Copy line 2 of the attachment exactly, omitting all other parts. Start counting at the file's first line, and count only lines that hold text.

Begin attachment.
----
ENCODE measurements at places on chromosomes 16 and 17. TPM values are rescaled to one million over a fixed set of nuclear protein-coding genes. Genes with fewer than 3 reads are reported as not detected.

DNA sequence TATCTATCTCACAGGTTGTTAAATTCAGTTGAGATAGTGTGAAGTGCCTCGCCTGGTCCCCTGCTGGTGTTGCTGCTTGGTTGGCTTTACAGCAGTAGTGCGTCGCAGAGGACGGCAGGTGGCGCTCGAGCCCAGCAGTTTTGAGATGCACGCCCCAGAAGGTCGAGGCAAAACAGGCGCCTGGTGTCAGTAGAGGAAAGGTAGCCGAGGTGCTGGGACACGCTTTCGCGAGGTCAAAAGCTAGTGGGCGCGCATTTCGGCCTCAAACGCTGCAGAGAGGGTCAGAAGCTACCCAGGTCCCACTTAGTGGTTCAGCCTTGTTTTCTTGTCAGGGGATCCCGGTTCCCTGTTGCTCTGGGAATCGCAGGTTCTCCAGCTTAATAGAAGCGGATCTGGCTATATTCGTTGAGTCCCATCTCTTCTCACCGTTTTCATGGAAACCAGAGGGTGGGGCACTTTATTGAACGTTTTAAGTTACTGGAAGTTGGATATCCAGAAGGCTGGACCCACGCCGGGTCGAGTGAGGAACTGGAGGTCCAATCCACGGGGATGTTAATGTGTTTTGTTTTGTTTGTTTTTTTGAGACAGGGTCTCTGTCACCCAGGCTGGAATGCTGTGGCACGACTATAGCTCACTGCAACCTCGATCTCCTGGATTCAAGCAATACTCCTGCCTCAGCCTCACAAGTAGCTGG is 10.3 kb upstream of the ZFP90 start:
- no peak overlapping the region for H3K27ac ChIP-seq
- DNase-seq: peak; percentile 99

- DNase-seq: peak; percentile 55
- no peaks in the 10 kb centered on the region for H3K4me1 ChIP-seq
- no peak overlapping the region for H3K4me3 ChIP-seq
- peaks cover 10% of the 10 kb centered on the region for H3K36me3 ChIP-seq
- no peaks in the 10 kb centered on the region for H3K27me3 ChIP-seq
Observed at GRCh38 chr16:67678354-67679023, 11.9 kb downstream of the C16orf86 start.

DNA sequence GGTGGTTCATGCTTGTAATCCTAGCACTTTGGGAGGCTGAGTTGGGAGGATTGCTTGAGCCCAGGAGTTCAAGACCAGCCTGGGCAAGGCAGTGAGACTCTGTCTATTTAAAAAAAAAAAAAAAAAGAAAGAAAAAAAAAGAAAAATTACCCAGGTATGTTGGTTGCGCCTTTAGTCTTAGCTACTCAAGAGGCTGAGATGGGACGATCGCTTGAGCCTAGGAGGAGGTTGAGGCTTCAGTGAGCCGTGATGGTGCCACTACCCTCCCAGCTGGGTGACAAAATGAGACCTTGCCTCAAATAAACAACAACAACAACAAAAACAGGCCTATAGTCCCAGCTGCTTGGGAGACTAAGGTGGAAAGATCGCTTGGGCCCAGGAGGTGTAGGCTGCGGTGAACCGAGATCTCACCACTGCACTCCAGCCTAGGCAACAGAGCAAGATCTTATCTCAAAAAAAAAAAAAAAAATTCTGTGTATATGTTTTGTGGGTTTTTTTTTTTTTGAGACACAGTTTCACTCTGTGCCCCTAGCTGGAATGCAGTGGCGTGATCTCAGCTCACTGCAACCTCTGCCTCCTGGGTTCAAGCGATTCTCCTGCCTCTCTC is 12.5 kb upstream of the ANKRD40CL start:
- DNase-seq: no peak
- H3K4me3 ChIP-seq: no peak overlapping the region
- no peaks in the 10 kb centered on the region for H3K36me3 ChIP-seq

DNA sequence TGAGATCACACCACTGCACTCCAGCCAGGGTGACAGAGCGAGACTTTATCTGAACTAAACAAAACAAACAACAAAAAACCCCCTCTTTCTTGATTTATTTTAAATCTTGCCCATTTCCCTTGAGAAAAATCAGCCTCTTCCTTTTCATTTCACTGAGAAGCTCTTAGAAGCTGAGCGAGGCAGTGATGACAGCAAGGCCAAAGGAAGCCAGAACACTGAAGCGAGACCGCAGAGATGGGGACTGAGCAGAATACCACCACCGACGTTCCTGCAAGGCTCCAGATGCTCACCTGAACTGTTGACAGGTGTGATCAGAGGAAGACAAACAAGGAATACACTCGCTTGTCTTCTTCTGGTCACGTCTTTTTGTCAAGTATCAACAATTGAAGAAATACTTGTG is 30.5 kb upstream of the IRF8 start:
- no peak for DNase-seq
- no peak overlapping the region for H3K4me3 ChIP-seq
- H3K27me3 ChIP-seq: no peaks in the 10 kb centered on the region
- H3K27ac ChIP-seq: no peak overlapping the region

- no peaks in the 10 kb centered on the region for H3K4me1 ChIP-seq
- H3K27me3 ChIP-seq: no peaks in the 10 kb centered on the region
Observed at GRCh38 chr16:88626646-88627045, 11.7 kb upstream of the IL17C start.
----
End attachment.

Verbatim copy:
DNA sequence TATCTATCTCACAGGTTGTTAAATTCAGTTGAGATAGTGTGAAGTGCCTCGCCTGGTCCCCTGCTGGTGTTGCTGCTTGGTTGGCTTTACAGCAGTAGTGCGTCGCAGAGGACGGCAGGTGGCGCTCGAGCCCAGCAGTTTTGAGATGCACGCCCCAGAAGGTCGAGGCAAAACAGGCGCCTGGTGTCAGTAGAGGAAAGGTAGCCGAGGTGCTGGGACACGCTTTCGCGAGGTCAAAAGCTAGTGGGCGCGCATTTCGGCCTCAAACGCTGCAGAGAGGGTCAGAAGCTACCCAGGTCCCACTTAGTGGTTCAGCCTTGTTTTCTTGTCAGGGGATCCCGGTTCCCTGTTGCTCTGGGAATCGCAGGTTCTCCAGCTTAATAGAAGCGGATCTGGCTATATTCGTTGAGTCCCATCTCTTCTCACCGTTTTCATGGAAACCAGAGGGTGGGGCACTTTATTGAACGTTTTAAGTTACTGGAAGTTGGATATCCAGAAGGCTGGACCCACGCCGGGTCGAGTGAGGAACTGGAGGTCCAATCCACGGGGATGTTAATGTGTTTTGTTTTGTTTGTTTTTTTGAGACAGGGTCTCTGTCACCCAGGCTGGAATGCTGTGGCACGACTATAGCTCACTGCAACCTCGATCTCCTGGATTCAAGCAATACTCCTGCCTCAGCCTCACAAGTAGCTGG is 10.3 kb upstream of the ZFP90 start: